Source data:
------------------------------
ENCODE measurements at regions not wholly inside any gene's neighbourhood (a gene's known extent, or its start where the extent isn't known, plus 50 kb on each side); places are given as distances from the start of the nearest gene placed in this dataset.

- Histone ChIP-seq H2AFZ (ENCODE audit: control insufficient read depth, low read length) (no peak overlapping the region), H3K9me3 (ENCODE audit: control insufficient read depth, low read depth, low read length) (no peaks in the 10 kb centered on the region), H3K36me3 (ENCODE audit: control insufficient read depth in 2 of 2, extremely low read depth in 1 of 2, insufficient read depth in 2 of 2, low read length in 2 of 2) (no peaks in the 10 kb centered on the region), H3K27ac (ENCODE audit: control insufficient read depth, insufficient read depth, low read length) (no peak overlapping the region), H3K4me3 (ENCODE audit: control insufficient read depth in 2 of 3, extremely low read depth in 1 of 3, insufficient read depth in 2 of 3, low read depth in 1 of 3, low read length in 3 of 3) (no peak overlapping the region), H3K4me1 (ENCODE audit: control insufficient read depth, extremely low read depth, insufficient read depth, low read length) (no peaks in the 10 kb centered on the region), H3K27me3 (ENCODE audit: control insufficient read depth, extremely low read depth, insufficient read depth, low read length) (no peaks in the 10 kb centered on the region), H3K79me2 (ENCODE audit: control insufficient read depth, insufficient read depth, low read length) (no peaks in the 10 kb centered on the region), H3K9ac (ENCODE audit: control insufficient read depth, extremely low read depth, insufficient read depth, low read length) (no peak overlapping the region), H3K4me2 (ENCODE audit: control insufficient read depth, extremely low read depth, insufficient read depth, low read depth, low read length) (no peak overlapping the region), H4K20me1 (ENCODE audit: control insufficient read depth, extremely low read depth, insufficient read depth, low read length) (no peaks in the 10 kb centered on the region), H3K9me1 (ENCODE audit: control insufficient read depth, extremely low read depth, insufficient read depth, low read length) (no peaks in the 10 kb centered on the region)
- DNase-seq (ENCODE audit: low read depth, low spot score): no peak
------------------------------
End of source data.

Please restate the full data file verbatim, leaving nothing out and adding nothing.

ENCODE measurements at regions not wholly inside any gene's neighbourhood (a gene's known extent, or its start where the extent isn't known, plus 50 kb on each side); places are given as distances from the start of the nearest gene placed in this dataset.

- Histone ChIP-seq H2AFZ (ENCODE audit: control insufficient read depth, low read length) (no peak overlapping the region), H3K9me3 (ENCODE audit: control insufficient read depth, low read depth, low read length) (no peaks in the 10 kb centered on the region), H3K36me3 (ENCODE audit: control insufficient read depth in 2 of 2, extremely low read depth in 1 of 2, insufficient read depth in 2 of 2, low read length in 2 of 2) (no peaks in the 10 kb centered on the region), H3K27ac (ENCODE audit: control insufficient read depth, insufficient read depth, low read length) (no peak overlapping the region), H3K4me3 (ENCODE audit: control insufficient read depth in 2 of 3, extremely low read depth in 1 of 3, insufficient read depth in 2 of 3, low read depth in 1 of 3, low read length in 3 of 3) (no peak overlapping the region), H3K4me1 (ENCODE audit: control insufficient read depth, extremely low read depth, insufficient read depth, low read length) (no peaks in the 10 kb centered on the region), H3K27me3 (ENCODE audit: control insufficient read depth, extremely low read depth, insufficient read depth, low read length) (no peaks in the 10 kb centered on the region), H3K79me2 (ENCODE audit: control insufficient read depth, insufficient read depth, low read length) (no peaks in the 10 kb centered on the region), H3K9ac (ENCODE audit: control insufficient read depth, extremely low read depth, insufficient read depth, low read length) (no peak overlapping the region), H3K4me2 (ENCODE audit: control insufficient read depth, extremely low read depth, insufficient read depth, low read depth, low read length) (no peak overlapping the region), H4K20me1 (ENCODE audit: control insufficient read depth, extremely low read depth, insufficient read depth, low read length) (no peaks in the 10 kb centered on the region), H3K9me1 (ENCODE audit: control insufficient read depth, extremely low read depth, insufficient read depth, low read length) (no peaks in the 10 kb centered on the region)
- DNase-seq (ENCODE audit: low read depth, low spot score): no peak